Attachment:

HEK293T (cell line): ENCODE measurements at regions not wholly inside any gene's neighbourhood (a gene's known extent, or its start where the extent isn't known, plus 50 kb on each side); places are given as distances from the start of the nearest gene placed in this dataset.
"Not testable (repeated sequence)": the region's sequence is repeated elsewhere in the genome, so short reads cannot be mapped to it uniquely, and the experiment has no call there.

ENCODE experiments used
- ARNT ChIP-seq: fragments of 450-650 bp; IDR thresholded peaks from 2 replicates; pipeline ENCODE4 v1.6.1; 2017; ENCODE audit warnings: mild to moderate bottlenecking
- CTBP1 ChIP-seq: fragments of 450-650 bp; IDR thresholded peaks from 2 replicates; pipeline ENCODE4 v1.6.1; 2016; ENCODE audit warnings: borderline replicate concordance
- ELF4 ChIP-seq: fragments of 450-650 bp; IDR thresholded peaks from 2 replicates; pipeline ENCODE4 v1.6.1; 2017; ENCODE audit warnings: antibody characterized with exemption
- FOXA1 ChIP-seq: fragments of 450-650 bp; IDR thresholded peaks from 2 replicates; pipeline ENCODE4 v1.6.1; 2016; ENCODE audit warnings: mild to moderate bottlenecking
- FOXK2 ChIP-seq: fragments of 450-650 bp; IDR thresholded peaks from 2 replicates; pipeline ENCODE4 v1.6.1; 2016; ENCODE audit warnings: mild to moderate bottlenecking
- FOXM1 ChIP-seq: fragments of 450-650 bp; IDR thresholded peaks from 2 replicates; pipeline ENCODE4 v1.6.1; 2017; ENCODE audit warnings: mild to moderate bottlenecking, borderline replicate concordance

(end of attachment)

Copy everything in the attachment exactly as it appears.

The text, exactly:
HEK293T (cell line): ENCODE measurements at regions not wholly inside any gene's neighbourhood (a gene's known extent, or its start where the extent isn't known, plus 50 kb on each side); places are given as distances from the start of the nearest gene placed in this dataset.
"Not testable (repeated sequence)": the region's sequence is repeated elsewhere in the genome, so short reads cannot be mapped to it uniquely, and the experiment has no call there.

ENCODE experiments used
- ARNT ChIP-seq: fragments of 450-650 bp; IDR thresholded peaks from 2 replicates; pipeline ENCODE4 v1.6.1; 2017; ENCODE audit warnings: mild to moderate bottlenecking
- CTBP1 ChIP-seq: fragments of 450-650 bp; IDR thresholded peaks from 2 replicates; pipeline ENCODE4 v1.6.1; 2016; ENCODE audit warnings: borderline replicate concordance
- ELF4 ChIP-seq: fragments of 450-650 bp; IDR thresholded peaks from 2 replicates; pipeline ENCODE4 v1.6.1; 2017; ENCODE audit warnings: antibody characterized with exemption
- FOXA1 ChIP-seq: fragments of 450-650 bp; IDR thresholded peaks from 2 replicates; pipeline ENCODE4 v1.6.1; 2016; ENCODE audit warnings: mild to moderate bottlenecking
- FOXK2 ChIP-seq: fragments of 450-650 bp; IDR thresholded peaks from 2 replicates; pipeline ENCODE4 v1.6.1; 2016; ENCODE audit warnings: mild to moderate bottlenecking
- FOXM1 ChIP-seq: fragments of 450-650 bp; IDR thresholded peaks from 2 replicates; pipeline ENCODE4 v1.6.1; 2017; ENCODE audit warnings: mild to moderate bottlenecking, borderline replicate concordance